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McCain Dodges Immigration Issue As Feds Advertise Voluntary Deportation Program

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By Suman Raghunathan

While reform groups like The Sanctuary grow increasingly frustrated with campaign "tip-toeing" and "lip service" on immigration, federal authorities are enlisting ethnic media in their efforts to encourage the nation’s undocumented immigrants to deport themselves as part of a pilot program called 'Operation Scheduled Departure', first reported on last week by the blog Feet in 2 Worlds.

The Sanctuary recently distributed a call for presidential candidates Obama and McCain to answer what the organization called a "comprehensive survey on Latino issues." Since both candidates have been courting the Latino vote, the Sanctuary editors wrote in a press release, we wanted open and honest information about their positions. "We were tired of seeing the candidates tip-toe around the issues and merely pay lip service. So we created this questionnaire posing specific policy questions for the candidates to answer," said Sanctuary editor Edmundo Rocha.

The Obama campaign has responded and the McCain Campaign has not.

Meantime, The Associated Press reported yesterday that Immigration and Customs Enforcement (ICE), the federal agency responsible for enforcing immigration law, is placing ads via ethnic media in many of the five major cities where the new Operation Scheduled Departure" program is being implemented: Santa Ana and San Diego, CA; Phoenix; Charlotte, NC; and Chicago. The media outlets running the paid advertisements include major newspapers such as La Prensa Hispana in Phoenix. Popular Spanish- and Polish-language radio stations such as WPNA 1490 AM in Chicago were also contacted by ICE to run the ads.

So far, no ads have been taken out in mainstream English-language outlets in the cities included in the pilot program.

Operation Scheduled Departure” encourages undocumented immigrants without criminal records to turn themselves in to ICE. In return for coming forward and agreeing to leave the country, immigrants will not be detained and will have 90 days to “get their affairs in order.” They will also receive paid travel back to their home countries (by bus for those going to Mexico, by air for those returning to other countries). The program is slated to run for a pilot period that began August 5th and continues to August 22nd.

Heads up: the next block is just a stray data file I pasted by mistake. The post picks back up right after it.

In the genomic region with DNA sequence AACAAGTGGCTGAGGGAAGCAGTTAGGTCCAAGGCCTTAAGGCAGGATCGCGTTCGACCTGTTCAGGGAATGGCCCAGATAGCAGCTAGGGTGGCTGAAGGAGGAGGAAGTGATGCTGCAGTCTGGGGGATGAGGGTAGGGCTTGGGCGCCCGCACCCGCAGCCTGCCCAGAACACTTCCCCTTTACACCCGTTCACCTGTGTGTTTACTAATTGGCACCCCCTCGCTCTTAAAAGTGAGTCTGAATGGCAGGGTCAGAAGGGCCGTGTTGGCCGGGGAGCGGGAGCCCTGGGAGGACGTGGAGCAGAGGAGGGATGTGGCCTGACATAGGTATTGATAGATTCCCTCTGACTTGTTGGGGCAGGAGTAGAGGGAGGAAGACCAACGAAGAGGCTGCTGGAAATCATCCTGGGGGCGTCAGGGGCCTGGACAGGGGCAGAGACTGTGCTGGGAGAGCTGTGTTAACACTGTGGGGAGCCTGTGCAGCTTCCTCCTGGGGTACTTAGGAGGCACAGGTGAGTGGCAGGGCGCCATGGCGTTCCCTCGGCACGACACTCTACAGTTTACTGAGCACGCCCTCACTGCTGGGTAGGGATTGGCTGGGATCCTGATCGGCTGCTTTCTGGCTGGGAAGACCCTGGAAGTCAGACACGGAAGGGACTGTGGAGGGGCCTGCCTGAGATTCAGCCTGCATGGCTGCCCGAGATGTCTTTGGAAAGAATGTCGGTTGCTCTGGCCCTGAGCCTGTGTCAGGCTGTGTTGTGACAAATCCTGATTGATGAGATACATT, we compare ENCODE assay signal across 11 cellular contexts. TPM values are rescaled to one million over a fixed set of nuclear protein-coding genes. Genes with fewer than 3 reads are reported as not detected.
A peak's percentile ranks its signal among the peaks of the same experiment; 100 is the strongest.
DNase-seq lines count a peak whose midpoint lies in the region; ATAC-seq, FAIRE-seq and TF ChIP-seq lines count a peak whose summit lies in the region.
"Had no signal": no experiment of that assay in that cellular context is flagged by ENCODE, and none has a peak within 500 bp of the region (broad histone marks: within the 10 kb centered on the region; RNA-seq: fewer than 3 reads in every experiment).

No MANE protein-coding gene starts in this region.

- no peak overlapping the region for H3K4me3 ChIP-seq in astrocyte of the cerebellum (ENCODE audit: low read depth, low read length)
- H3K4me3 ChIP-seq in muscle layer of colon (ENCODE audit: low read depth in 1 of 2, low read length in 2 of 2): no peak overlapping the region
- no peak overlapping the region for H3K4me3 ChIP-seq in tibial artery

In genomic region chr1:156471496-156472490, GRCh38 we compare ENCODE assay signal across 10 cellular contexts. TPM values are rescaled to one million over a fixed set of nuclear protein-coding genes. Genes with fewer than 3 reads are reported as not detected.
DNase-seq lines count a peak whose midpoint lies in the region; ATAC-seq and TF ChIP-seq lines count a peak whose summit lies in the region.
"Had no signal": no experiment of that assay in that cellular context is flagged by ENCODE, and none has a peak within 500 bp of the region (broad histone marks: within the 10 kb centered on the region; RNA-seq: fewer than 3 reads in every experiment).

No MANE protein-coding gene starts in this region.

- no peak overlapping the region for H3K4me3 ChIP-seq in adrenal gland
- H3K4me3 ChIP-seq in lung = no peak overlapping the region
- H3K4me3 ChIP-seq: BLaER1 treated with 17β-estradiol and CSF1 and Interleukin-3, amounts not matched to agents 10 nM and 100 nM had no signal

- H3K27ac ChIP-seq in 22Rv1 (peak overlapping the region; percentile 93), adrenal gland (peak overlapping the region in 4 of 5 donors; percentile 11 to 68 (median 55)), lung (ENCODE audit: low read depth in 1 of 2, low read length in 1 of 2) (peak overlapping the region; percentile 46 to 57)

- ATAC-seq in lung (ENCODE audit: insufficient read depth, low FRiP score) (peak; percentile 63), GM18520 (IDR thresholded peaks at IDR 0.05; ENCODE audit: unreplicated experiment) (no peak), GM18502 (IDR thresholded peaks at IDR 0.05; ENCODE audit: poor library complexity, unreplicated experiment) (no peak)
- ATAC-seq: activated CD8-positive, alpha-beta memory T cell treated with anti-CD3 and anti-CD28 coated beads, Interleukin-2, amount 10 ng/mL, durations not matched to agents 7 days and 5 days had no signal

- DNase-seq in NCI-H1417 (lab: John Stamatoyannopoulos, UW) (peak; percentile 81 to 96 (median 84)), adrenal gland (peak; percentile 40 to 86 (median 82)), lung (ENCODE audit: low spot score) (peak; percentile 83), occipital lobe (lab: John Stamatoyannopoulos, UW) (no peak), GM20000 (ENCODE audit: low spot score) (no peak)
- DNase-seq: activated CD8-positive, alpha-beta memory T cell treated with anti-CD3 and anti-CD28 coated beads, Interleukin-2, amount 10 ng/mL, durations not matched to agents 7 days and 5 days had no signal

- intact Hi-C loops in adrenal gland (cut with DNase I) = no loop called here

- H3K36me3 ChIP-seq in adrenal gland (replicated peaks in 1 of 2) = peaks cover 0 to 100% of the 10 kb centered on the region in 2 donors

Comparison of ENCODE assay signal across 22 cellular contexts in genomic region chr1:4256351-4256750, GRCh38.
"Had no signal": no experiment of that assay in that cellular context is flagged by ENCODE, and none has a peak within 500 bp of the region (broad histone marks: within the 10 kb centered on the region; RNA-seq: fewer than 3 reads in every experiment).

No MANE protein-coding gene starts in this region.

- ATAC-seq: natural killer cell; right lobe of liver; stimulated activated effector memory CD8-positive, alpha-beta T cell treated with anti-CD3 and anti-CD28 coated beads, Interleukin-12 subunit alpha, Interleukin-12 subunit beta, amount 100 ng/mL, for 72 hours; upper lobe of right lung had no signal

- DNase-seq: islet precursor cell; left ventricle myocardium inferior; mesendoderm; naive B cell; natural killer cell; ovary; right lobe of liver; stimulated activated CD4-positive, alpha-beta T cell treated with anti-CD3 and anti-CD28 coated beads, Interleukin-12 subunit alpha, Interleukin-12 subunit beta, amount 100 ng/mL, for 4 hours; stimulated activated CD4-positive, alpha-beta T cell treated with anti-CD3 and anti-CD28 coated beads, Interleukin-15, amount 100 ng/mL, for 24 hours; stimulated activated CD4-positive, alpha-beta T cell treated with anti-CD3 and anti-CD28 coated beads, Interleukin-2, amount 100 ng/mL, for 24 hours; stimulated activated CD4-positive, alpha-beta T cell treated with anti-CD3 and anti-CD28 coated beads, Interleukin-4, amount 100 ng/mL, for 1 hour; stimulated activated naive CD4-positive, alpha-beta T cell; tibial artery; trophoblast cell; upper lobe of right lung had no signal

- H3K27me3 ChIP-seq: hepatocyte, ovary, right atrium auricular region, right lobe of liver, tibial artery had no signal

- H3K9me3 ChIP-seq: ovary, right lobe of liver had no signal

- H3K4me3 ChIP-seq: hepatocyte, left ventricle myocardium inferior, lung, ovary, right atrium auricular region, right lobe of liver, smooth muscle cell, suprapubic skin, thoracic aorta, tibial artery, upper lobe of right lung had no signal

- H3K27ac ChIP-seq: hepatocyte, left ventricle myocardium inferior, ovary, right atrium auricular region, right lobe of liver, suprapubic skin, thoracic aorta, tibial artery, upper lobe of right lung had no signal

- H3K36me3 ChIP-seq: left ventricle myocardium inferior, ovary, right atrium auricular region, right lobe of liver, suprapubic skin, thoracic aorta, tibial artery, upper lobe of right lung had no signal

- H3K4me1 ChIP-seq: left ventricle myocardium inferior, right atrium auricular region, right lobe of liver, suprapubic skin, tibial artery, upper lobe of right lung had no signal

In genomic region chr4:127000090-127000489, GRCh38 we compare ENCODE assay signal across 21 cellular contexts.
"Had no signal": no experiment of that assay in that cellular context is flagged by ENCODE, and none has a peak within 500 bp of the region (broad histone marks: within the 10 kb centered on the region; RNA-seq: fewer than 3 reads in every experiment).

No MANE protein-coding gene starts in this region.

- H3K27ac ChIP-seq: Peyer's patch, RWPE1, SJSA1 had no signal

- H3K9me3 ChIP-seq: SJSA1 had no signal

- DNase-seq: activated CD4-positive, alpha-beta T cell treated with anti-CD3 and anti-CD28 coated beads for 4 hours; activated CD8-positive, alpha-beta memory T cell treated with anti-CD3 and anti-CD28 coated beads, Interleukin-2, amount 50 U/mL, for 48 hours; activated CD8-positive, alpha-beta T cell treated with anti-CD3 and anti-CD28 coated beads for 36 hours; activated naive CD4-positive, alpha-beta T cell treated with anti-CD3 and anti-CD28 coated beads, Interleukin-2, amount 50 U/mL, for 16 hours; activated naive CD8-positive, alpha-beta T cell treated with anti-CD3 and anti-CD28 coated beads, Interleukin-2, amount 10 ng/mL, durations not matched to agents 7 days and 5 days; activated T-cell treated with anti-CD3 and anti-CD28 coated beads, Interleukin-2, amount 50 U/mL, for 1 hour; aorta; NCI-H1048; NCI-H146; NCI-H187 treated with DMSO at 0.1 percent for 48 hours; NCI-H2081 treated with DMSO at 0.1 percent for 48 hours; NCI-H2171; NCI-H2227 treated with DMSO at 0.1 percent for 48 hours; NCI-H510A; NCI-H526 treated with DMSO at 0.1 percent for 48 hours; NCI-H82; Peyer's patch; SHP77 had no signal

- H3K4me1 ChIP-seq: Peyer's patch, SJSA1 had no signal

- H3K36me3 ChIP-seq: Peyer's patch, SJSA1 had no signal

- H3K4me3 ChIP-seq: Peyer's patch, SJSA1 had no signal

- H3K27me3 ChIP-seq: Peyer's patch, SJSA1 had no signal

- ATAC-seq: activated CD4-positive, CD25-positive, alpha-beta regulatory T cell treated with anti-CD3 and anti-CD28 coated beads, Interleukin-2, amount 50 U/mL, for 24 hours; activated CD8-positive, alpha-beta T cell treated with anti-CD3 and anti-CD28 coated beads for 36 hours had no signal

The ad from yesterday's online edition of Phoenix's La Prensa Hispana reads, "If you aren't the only person who must leave the country, ICE can help with necessary arrangements so your family can return with you."

ICE's outreach plan also keeps pace with the growing power and reach of the nation's ethnic media, particularly print and television outlets. The nation's Spanish-language media is increasing its market share of television viewers to a level never seen before: the evening newscast on WXTV, Telemundo's channel 41 in the metropolitan New York region, is now the number one newscast among all viewers below age 49 in metropolitan New York-New Jersey.

Notice of 'Operation Scheduled Departure' was leaked to the general public with a mention on 'Al Punto', a popular news and public affairs program on Univisión, the national Spanish-language television behemoth.

The program has been ridiculed by immigrant rights groups, who note the program does not provide any other incentives for undocumented immigrants, many of them with families that include US citizen children, to come forward.

Josh Hoyt, Executive Director of the Illinois Coalition for Immigrant and Refugee Rights, (based in Chicago, one of the program's five cities) noted,

"This is a silly idea...[and] another one of these fantasy ideas of the political season. The vast majority of immigrants are trying to stay in the U.S. because they have American citizen children, they have homes and they have jobs they’ve been working at for years."

So far, only one individual in the entire country -- in Phoenix, AZ -- has come forward to take part in the program, according to the Associated Press.

'Operation Scheduled Departure' comes at a time of widespread frustration and national debate over immigration policy and reform. In the absence of federal immigration reform, state and local governments are searching for ways to address immigration policy: the National Conference of State Legislatures reports that more than 175 immigration-related laws or resolutions have been passed at the state and local levels as of the end of June 2008.

Read more at Feet in 2 Worlds.